Lucifer

Satan is not Lucifer’s name, but it is a title that was given to him after God damned him from heaven. Lucifer is a Latin word (from the words lucem ferre), literally meaning “light-bearer”, which in that language is used as a name for the dawn appearance of the planet Venus, heralding daylight. A myth of the fall of angels, associated with the Morning Star, was transferred to Satan. Because he contrived “to make his throne higher than the clouds over the earth and resemble ‘My power’ on high”, Satan-Sataniel was hurled down, with his hosts of angels, and since then he has been flying in the air continually above the abyss.

However, some contemporary exorcists and theologians such as Father Jose Antonio Fortea and Father Amorth in their experience and based on Biblical interpretations assert that Lucifer and Satan are different beings. In the New Testament the Adversary has many names, but “Lucifer” is not among them. He is called “Satan”, “devil”, “adversary”, “enemy”, “accuser”, “old serpent”, “great dragon”, Beelzebub and Belial.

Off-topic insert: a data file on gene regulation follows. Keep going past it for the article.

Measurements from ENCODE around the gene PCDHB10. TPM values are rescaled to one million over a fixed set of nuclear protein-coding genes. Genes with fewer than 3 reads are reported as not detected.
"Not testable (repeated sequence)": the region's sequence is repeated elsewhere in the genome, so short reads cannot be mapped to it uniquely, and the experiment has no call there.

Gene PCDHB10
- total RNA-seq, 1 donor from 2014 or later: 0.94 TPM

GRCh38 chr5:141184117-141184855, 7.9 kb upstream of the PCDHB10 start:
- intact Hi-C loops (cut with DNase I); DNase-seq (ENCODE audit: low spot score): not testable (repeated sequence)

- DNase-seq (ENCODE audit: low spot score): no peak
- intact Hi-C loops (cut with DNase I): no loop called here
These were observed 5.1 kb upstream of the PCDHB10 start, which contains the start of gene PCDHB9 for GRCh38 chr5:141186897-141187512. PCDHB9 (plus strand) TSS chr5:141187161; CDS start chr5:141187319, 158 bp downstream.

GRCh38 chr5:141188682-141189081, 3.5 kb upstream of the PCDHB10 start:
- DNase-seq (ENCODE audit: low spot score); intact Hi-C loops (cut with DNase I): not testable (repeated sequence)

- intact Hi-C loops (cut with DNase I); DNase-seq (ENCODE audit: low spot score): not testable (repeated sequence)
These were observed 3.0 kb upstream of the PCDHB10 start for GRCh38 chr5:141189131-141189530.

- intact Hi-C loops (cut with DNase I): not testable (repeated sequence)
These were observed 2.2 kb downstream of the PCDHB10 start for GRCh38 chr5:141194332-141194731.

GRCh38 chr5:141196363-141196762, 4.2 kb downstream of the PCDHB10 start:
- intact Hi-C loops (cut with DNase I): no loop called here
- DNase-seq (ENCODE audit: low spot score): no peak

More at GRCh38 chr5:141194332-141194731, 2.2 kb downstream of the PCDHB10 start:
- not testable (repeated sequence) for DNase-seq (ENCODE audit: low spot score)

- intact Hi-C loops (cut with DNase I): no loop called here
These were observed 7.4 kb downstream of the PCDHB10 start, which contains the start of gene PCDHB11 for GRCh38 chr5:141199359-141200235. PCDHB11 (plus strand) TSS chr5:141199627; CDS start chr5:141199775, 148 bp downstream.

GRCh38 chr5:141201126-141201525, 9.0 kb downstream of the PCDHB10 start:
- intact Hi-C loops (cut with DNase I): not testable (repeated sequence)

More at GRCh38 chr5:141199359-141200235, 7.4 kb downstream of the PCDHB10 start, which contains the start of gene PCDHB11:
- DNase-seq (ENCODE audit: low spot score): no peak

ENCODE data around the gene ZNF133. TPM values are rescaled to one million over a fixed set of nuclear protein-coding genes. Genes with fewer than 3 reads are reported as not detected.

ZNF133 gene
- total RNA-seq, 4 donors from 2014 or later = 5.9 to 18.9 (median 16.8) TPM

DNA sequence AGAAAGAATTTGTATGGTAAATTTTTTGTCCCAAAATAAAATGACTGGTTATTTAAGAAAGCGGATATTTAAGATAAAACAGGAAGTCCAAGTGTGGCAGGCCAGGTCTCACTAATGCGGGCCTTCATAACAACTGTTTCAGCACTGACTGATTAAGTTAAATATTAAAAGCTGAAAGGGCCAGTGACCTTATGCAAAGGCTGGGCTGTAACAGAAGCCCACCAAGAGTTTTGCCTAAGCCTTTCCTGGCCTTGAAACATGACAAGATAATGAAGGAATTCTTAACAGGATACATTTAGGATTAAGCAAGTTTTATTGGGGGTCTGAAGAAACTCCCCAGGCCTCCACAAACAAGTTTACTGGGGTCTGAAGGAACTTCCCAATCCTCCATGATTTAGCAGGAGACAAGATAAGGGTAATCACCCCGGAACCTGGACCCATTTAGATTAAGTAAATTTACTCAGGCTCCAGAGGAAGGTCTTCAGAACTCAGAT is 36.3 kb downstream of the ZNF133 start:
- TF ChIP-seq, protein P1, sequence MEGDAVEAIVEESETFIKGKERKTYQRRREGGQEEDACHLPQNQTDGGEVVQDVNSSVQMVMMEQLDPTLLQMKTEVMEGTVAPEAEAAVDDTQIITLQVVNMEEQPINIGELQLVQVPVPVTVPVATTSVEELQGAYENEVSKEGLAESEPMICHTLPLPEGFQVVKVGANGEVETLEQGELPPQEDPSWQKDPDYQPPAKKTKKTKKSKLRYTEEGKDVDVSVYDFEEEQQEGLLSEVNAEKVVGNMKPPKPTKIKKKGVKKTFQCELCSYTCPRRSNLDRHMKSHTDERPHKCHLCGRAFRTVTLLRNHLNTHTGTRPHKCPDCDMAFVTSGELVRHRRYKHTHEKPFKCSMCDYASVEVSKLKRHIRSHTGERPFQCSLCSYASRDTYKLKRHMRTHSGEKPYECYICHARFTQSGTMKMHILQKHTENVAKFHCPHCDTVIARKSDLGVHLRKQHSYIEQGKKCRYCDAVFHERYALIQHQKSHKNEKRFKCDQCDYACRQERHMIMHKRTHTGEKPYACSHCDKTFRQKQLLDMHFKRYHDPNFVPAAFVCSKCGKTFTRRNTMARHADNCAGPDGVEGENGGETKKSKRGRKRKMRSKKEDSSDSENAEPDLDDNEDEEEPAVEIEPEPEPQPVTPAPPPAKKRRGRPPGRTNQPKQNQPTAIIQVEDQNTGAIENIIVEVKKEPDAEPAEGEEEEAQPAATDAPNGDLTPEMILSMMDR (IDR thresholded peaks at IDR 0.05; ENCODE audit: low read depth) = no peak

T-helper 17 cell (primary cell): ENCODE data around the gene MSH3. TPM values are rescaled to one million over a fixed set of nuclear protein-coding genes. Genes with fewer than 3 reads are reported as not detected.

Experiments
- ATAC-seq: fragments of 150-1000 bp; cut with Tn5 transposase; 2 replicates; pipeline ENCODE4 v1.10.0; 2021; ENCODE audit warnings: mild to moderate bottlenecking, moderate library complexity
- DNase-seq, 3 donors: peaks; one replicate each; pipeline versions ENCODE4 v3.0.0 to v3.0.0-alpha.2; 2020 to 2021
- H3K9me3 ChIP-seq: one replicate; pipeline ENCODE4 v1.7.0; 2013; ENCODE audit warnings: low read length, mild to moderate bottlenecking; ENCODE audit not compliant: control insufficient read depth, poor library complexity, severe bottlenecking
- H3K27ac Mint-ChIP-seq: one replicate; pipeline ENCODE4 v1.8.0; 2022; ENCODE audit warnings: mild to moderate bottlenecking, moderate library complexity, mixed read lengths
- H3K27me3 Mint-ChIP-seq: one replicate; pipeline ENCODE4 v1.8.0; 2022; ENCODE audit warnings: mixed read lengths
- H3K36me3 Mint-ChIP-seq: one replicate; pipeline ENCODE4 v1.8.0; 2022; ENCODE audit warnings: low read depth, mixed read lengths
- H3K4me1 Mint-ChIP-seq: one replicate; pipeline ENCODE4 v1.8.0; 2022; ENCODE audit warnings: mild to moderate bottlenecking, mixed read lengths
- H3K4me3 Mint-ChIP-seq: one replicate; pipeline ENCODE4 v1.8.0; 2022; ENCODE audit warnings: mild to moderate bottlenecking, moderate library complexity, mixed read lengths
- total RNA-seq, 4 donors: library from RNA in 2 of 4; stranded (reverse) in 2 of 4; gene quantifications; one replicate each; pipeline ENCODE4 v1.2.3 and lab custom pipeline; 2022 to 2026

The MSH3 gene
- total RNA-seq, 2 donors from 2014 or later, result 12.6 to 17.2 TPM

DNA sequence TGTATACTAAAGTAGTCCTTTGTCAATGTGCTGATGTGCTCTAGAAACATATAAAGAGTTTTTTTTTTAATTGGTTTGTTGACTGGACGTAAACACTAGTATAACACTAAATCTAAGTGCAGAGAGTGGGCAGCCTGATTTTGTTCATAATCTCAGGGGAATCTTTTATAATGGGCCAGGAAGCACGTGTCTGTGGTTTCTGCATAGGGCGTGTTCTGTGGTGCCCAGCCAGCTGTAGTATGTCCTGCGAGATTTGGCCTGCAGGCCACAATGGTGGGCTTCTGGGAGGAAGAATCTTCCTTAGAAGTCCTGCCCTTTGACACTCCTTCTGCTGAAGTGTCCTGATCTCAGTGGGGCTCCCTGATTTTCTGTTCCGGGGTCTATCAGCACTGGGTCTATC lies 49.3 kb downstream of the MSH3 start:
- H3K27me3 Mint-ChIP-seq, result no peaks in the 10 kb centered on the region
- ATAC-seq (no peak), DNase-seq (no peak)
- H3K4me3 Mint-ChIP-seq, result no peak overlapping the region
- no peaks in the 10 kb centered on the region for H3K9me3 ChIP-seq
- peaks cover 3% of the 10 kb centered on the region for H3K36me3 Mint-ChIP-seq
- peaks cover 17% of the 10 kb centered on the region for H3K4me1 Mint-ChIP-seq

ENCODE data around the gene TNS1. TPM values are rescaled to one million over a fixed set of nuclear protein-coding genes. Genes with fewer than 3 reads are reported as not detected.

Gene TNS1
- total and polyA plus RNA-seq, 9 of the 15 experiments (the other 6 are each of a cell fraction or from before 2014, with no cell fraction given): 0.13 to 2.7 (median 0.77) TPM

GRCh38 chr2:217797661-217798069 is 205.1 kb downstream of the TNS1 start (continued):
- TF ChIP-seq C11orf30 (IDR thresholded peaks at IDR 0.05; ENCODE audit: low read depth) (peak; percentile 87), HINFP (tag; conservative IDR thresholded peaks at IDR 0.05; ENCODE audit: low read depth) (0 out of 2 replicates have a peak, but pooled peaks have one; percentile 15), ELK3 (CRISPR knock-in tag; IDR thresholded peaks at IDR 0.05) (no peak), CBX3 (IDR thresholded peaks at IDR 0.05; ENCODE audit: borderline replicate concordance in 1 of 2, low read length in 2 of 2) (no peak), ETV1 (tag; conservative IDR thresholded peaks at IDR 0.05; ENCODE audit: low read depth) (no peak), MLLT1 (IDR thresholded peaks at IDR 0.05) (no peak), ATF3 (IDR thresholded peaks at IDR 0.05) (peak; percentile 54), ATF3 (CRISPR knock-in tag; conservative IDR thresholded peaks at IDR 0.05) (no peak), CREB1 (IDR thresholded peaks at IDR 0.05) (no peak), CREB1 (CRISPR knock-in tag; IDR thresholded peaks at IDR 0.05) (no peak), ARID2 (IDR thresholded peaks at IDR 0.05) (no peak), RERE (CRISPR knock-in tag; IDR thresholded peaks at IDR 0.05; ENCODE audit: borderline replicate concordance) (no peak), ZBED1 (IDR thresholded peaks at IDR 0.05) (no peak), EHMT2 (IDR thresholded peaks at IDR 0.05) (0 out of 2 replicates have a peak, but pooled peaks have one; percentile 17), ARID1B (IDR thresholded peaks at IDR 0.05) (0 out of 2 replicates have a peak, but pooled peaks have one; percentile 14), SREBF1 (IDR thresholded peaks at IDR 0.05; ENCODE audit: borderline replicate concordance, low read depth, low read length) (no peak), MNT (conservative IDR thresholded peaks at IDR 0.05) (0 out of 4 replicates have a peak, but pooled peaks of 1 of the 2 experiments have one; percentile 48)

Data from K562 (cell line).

The bible doesn’t describe Satan specifically as “the most beautiful angel” but it does say that Satan was perfect in beauty, full of wisdom and adorned. Like all the other angles he was created perfectly and given a certain amount of authority. He was also given free will and because of this, inequity found it’s way into him. It also says that Satan was lifted up because of his beauty, and that he corrupted the wisdom by reason of his brightness.

Lilith

Lilith is a female Mesopotamian night demon believed to harm male children. In the Talmud and Midrash, Lilith appears as a night demon. She is often identified as the first wife of Adam and sometimes thought to be the mother of all incubi and succubi, a legend that arose in the Middle Ages. Lilith is also sometimes considered to be the paramour of Satan.